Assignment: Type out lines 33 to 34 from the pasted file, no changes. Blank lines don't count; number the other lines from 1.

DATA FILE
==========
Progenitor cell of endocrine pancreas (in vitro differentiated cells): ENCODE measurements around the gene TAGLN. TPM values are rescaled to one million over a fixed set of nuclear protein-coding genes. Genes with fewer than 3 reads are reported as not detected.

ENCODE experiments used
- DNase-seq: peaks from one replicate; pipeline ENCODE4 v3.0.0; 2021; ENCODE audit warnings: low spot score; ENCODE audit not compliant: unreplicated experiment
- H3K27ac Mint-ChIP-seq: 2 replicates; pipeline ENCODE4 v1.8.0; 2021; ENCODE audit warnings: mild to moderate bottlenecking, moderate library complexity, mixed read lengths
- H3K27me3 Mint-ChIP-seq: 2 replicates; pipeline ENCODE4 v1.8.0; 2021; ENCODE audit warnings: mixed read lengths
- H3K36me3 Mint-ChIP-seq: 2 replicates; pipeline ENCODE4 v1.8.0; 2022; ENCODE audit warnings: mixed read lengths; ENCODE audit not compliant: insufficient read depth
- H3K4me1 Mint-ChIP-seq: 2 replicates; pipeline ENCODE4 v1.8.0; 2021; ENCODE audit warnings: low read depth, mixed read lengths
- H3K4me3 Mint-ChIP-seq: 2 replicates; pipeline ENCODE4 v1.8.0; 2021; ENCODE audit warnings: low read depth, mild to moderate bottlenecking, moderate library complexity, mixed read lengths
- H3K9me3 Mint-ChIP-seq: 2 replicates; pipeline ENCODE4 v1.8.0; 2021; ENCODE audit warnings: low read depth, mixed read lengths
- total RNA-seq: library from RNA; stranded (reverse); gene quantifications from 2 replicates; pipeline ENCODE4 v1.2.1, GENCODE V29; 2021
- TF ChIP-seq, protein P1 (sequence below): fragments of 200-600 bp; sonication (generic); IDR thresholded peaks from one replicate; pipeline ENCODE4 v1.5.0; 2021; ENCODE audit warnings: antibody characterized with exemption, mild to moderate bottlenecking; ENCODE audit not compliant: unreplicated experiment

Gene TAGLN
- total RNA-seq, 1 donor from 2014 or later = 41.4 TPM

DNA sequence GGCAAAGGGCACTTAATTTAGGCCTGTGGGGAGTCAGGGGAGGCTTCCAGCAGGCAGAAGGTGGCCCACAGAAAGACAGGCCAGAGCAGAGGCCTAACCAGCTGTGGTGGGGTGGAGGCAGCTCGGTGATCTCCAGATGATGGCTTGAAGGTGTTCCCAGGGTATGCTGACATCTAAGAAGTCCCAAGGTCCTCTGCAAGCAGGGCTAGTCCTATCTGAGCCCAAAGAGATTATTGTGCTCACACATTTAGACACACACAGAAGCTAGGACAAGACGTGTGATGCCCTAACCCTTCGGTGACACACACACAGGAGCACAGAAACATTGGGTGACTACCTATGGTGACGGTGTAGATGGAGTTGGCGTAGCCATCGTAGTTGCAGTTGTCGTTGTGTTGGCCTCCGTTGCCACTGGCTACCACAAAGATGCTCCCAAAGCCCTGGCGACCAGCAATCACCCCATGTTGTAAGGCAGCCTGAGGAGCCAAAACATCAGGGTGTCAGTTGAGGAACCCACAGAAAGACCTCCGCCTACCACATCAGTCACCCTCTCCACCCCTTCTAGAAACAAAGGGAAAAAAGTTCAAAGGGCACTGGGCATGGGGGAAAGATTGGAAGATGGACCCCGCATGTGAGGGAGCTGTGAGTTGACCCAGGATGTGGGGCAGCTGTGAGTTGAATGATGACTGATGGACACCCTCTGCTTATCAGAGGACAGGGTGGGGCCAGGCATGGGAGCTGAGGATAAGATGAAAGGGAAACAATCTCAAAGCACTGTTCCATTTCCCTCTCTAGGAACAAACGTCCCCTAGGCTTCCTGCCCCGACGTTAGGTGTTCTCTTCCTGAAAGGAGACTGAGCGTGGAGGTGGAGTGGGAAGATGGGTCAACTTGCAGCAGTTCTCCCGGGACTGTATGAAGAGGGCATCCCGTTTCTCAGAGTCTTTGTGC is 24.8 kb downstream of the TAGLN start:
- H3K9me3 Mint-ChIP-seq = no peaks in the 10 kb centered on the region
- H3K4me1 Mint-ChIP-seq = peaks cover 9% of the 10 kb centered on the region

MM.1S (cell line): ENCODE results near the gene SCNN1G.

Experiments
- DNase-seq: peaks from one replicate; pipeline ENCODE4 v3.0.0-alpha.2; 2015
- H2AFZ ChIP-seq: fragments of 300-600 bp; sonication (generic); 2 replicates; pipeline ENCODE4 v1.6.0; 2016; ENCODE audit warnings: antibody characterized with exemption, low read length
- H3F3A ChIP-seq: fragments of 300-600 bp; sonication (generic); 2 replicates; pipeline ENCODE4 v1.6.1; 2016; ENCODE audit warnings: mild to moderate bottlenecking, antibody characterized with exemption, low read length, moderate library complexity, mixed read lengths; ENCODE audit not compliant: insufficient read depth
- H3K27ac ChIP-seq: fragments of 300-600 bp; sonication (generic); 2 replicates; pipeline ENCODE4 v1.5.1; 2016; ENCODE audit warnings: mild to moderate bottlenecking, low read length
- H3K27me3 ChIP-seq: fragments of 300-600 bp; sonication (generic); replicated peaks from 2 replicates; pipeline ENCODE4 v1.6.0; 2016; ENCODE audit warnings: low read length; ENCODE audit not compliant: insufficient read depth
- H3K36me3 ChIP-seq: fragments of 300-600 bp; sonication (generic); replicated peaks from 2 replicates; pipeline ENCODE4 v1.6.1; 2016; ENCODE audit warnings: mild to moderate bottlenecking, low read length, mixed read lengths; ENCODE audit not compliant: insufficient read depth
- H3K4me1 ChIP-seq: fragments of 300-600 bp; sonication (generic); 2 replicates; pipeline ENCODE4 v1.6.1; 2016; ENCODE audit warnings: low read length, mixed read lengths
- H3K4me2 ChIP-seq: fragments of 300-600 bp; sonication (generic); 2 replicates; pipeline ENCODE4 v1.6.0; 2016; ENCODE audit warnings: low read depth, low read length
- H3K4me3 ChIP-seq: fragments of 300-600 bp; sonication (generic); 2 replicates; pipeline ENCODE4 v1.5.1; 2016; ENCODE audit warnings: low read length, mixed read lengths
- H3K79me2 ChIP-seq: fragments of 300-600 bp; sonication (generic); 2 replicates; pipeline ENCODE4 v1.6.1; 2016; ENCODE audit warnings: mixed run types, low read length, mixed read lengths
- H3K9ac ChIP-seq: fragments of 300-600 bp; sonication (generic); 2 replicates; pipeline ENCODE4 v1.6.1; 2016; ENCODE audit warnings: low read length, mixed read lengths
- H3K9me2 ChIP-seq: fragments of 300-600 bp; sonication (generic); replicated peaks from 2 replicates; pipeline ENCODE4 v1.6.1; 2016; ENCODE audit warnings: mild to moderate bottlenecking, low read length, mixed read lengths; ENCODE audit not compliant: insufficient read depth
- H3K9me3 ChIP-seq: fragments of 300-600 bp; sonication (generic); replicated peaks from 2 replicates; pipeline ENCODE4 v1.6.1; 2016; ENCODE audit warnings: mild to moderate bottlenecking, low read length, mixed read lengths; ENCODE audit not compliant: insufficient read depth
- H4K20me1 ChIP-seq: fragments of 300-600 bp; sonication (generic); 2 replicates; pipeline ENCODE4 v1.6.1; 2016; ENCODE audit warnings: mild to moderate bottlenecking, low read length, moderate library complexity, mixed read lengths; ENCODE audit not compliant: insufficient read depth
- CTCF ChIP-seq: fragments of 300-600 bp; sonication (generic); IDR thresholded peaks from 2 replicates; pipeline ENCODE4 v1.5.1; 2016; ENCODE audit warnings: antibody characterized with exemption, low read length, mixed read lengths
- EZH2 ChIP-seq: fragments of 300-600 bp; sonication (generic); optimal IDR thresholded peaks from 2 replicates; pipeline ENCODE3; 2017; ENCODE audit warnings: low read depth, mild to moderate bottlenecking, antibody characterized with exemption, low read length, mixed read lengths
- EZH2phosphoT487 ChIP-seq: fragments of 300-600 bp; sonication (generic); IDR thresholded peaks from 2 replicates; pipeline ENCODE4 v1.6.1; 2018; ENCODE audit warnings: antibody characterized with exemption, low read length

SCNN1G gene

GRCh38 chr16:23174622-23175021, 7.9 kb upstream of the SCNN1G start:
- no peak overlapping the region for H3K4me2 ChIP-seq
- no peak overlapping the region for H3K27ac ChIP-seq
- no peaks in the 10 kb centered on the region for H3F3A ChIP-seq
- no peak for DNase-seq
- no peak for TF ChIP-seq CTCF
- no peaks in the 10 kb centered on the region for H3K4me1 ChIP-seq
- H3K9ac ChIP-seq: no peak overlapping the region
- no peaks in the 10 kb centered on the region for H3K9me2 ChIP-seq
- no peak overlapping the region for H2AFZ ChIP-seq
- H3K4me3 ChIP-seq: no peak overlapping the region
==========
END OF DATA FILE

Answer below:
- CTCF ChIP-seq: fragments of 300-600 bp; sonication (generic); IDR thresholded peaks from 2 replicates; pipeline ENCODE4 v1.5.1; 2016; ENCODE audit warnings: antibody characterized with exemption, low read length, mixed read lengths
- EZH2 ChIP-seq: fragments of 300-600 bp; sonication (generic); optimal IDR thresholded peaks from 2 replicates; pipeline ENCODE3; 2017; ENCODE audit warnings: low read depth, mild to moderate bottlenecking, antibody characterized with exemption, low read length, mixed read lengths